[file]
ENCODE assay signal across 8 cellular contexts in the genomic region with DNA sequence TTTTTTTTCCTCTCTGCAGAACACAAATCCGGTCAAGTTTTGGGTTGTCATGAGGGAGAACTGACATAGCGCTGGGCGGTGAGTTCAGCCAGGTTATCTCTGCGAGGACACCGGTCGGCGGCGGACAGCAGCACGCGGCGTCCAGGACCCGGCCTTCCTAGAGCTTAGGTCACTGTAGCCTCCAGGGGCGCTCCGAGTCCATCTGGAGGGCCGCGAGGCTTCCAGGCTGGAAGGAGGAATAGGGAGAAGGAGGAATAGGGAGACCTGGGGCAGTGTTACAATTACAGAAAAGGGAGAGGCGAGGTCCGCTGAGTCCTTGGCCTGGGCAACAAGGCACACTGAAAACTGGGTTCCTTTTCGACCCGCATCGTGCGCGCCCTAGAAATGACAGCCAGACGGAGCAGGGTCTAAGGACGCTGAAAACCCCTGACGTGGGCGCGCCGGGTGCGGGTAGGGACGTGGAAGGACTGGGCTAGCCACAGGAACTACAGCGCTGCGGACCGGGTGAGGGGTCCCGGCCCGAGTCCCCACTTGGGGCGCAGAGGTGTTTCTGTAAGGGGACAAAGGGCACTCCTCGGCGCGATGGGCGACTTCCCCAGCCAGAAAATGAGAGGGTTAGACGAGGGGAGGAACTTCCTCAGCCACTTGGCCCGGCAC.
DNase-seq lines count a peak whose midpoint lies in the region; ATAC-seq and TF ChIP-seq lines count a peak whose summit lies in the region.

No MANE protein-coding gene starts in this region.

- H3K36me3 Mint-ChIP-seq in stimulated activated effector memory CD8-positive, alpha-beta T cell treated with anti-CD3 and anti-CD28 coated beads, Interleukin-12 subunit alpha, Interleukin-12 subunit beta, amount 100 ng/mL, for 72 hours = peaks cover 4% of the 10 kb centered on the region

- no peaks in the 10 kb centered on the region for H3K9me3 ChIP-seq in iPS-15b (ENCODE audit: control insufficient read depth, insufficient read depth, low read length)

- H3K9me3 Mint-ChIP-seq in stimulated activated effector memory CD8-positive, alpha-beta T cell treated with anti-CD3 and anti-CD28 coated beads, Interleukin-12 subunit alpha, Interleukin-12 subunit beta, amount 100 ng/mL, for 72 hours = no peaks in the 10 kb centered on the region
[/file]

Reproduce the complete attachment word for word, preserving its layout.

ENCODE assay signal across 8 cellular contexts in the genomic region with DNA sequence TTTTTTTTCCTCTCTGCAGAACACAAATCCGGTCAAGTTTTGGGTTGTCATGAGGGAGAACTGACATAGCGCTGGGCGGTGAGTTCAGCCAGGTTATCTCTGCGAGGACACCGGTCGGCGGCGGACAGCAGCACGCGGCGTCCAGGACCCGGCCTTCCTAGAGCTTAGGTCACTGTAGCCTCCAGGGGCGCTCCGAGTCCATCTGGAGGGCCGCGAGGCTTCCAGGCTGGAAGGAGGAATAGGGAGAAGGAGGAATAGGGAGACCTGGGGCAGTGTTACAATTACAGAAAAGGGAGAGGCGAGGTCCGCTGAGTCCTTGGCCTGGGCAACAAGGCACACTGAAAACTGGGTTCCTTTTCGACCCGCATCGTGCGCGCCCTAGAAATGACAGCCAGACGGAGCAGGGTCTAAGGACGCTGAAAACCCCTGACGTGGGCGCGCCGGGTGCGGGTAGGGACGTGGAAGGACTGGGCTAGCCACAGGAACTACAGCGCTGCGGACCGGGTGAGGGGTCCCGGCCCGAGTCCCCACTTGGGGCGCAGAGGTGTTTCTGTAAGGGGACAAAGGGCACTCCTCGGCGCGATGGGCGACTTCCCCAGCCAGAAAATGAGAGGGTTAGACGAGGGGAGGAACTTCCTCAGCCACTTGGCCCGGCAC.
DNase-seq lines count a peak whose midpoint lies in the region; ATAC-seq and TF ChIP-seq lines count a peak whose summit lies in the region.

No MANE protein-coding gene starts in this region.

- H3K36me3 Mint-ChIP-seq in stimulated activated effector memory CD8-positive, alpha-beta T cell treated with anti-CD3 and anti-CD28 coated beads, Interleukin-12 subunit alpha, Interleukin-12 subunit beta, amount 100 ng/mL, for 72 hours = peaks cover 4% of the 10 kb centered on the region

- no peaks in the 10 kb centered on the region for H3K9me3 ChIP-seq in iPS-15b (ENCODE audit: control insufficient read depth, insufficient read depth, low read length)

- H3K9me3 Mint-ChIP-seq in stimulated activated effector memory CD8-positive, alpha-beta T cell treated with anti-CD3 and anti-CD28 coated beads, Interleukin-12 subunit alpha, Interleukin-12 subunit beta, amount 100 ng/mL, for 72 hours = no peaks in the 10 kb centered on the region